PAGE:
When I was 12, I went to Swanleigh. Mum and Dad and the other boys were in Laverton for the first half of the year, Monkey Mia for the second (Dad had long service leave).
Once the excitement of a new environment wore off (didn’t take long), to say that I didn’t handle the separation from my family very well would be an understatement. I wasn’t quite so bad mid-term, but whenever I had to leave, or get left behind, the blubbing really started.
One time really stands out. Dad had come down to Perth with a school camp. He came and took me out of school in the morning for some reason (might have been for a dentist appointment, I had plenty of those around that time). I don’t remember much about the morning, but we probably had morning tea somewhere. There was probably a present for me in there too (there usually was).
I do remember what happened when we got back. I remember standing in the car park. Dad was supposed to go and meet up with his school group and go off to the movies. I wanted to go with him. I’m sure the movie probably appealed to be, but I just wanted to stay with my Dad.
So I did what I often did at times like that: I cried. Not loud, screaming, gimme-what-I-want type crying. Quiet, sniffly crying; what Dad used to call “sooking”.
He tried to reason with me, which didn’t help much. I wasn’t in much of a mood for reason. I just didn’t want Dad to have to leave.
That is just how I feel now.
Some years later, Dad told me how bad that day had made him feel. How he had eventually just had to drive off, leaving me sooking to myself. By then, I understood. I understood what he had done. I understood that sometimes you do just have to do things you don’t want to. That even when it hurts or makes you feel bad, some things are just for the best.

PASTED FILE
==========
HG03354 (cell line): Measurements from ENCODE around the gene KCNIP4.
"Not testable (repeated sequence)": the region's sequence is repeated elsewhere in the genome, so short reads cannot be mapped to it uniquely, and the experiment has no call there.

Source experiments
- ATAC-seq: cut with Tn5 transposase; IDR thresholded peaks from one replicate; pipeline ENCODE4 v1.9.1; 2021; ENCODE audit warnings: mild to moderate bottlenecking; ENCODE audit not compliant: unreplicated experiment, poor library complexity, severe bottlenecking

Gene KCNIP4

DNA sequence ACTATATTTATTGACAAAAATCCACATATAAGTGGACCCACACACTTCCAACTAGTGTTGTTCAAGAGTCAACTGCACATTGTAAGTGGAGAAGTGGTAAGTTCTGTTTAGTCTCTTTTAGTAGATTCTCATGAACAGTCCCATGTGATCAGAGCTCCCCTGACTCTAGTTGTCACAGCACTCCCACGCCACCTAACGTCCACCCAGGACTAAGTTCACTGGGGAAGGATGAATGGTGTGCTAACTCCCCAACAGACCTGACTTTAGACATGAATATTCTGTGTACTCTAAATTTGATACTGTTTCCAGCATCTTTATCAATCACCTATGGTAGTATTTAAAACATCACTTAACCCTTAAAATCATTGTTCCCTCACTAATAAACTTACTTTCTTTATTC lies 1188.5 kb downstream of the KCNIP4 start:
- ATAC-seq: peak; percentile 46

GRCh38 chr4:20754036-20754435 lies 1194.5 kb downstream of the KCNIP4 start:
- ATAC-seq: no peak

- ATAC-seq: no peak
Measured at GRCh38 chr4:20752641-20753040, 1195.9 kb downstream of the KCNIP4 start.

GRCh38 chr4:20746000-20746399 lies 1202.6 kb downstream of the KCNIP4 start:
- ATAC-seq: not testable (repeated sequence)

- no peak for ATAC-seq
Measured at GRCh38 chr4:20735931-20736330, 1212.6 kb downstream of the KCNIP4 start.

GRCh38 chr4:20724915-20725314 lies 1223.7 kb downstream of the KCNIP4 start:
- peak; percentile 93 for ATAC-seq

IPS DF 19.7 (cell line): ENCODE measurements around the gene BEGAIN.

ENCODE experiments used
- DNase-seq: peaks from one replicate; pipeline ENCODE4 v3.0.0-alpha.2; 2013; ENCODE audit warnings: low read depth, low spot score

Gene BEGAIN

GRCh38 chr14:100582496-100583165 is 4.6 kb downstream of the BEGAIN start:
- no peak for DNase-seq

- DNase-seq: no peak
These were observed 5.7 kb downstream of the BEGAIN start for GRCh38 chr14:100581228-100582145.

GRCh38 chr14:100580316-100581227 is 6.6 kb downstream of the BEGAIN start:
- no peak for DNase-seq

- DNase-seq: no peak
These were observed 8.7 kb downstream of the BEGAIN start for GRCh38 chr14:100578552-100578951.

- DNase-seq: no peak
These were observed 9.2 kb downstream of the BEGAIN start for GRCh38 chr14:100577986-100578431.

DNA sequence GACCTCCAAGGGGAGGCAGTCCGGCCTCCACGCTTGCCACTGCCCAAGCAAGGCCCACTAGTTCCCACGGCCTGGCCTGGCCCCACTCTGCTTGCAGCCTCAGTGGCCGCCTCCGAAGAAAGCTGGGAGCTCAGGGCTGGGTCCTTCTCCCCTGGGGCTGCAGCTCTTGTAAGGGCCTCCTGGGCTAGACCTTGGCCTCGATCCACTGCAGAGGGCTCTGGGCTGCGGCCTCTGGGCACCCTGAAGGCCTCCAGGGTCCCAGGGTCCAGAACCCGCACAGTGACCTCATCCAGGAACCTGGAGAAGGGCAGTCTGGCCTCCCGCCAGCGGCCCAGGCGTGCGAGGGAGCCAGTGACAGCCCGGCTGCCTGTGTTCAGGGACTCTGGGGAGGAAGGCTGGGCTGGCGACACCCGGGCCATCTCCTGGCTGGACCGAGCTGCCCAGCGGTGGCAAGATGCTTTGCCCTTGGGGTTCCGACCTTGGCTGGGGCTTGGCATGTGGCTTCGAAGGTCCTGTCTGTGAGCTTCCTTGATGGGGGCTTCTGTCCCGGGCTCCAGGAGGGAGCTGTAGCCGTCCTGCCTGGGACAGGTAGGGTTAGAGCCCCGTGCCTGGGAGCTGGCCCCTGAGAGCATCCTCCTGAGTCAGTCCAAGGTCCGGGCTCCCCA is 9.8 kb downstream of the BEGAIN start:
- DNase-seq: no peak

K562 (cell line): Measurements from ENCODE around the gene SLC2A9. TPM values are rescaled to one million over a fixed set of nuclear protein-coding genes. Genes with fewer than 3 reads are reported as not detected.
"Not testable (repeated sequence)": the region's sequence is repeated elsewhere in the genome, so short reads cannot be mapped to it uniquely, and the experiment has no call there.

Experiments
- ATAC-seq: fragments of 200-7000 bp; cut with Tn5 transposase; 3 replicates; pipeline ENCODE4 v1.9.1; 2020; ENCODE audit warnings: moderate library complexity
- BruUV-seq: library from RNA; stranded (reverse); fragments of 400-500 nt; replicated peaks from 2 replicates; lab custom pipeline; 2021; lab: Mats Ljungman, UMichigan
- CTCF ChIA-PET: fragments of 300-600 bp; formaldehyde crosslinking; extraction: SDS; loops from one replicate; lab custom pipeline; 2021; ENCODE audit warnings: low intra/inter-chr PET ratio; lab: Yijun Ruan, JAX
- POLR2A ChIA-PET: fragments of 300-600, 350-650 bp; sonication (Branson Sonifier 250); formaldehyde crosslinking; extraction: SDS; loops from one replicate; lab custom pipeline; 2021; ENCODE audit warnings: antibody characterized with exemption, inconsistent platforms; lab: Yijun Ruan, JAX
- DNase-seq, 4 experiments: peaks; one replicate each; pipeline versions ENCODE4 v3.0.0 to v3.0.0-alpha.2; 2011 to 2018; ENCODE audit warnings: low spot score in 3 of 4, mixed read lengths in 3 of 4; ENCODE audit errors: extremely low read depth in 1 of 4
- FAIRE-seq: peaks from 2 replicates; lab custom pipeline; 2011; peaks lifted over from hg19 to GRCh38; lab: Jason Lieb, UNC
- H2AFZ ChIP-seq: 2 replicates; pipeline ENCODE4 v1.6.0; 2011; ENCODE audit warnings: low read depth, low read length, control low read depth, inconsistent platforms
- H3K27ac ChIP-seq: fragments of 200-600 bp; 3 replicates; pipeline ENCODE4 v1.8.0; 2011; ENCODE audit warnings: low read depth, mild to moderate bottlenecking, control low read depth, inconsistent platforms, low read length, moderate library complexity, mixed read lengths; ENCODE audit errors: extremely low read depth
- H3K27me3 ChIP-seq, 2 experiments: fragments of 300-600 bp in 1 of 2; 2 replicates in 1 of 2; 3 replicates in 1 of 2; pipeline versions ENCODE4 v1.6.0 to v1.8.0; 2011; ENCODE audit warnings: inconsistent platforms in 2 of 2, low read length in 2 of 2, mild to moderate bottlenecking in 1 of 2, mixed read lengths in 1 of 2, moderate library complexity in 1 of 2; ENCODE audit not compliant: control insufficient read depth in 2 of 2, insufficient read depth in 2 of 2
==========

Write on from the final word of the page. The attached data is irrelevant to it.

And that Dad is sometimes the best person to decide when that is.
Funnily enough, by the time year 9 came around, I didn’t have the same problem. I mean, I still looked forward to coming home and didn’t look forward to going back all that much. But from that point on, there were no more tears when I had to leave Mum and Dad and my brothers.
That day was important in the process of me learning to stand on my own two feet. I’m an independent man now, with a wife and children of my own. And my Dad helped me to get there.
But right now, that doesn’t matter. I just don’t care about that. I just want to stamp my feet, scream, jump up and down and sook my little heart out. Because right now, I’m that 12 year old boy who doesn’t want his Dad to go.
Bye Dad, I love you. It doesn’t feel like it now, but you’ve done your job right. I’m going to be able to stand on my own two feet. I just don’t want to.